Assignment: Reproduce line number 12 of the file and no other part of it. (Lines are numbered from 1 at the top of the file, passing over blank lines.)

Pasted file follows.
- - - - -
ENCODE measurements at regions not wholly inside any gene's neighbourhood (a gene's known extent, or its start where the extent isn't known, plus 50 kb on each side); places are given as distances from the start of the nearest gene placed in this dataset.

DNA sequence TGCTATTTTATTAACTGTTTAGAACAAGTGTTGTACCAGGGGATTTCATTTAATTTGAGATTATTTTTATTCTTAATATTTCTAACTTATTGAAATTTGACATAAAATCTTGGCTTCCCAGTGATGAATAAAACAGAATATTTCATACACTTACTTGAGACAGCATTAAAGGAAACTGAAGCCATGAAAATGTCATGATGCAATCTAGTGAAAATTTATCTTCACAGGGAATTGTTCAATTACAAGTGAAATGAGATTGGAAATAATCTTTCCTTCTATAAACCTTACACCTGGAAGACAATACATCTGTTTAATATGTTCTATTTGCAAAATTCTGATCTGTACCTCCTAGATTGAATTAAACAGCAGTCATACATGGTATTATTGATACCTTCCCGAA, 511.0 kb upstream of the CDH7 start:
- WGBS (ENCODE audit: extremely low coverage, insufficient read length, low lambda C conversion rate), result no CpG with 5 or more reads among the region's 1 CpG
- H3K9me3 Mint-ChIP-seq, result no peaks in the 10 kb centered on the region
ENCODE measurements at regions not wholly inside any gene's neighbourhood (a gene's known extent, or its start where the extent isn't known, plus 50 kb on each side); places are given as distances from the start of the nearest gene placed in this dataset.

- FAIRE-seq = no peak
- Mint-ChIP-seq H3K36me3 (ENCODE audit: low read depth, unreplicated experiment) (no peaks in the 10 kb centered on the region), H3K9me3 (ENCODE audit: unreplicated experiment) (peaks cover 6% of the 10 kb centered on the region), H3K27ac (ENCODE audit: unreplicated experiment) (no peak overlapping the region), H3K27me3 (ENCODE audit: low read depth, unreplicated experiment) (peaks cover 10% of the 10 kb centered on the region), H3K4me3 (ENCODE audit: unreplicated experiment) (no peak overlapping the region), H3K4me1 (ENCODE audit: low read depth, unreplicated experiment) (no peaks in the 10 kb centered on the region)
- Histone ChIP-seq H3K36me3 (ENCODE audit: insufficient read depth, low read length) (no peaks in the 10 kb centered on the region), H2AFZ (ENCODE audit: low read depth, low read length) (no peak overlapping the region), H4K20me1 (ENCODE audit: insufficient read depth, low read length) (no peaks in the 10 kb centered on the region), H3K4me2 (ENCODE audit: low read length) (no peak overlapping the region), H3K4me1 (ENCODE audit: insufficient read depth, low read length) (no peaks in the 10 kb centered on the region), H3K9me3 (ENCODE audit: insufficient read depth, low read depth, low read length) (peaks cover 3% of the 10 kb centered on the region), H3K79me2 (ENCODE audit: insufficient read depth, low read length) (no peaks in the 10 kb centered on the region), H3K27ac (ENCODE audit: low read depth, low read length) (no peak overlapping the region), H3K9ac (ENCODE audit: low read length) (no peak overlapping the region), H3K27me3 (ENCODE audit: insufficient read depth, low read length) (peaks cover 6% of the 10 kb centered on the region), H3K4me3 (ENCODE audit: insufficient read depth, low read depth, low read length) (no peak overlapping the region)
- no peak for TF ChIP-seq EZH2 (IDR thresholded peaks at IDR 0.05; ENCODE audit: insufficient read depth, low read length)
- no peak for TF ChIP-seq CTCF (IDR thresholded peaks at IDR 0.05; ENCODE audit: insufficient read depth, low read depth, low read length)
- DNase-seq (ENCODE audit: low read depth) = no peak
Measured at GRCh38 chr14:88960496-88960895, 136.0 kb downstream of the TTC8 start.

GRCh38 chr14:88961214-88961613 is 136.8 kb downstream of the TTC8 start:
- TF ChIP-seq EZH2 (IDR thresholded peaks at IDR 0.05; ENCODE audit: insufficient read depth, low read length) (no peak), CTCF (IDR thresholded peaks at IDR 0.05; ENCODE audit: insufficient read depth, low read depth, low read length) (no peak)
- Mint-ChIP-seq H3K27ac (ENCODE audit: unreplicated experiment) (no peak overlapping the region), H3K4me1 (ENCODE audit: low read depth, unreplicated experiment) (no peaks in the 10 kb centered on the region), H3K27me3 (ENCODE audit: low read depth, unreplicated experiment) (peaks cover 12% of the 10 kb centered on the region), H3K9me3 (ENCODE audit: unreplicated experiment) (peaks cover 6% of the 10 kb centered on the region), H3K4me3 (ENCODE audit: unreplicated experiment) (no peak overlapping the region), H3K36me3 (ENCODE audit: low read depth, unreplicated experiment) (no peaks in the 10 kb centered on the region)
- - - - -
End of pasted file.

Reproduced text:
Measured at GRCh38 chr14:88960496-88960895, 136.0 kb downstream of the TTC8 start.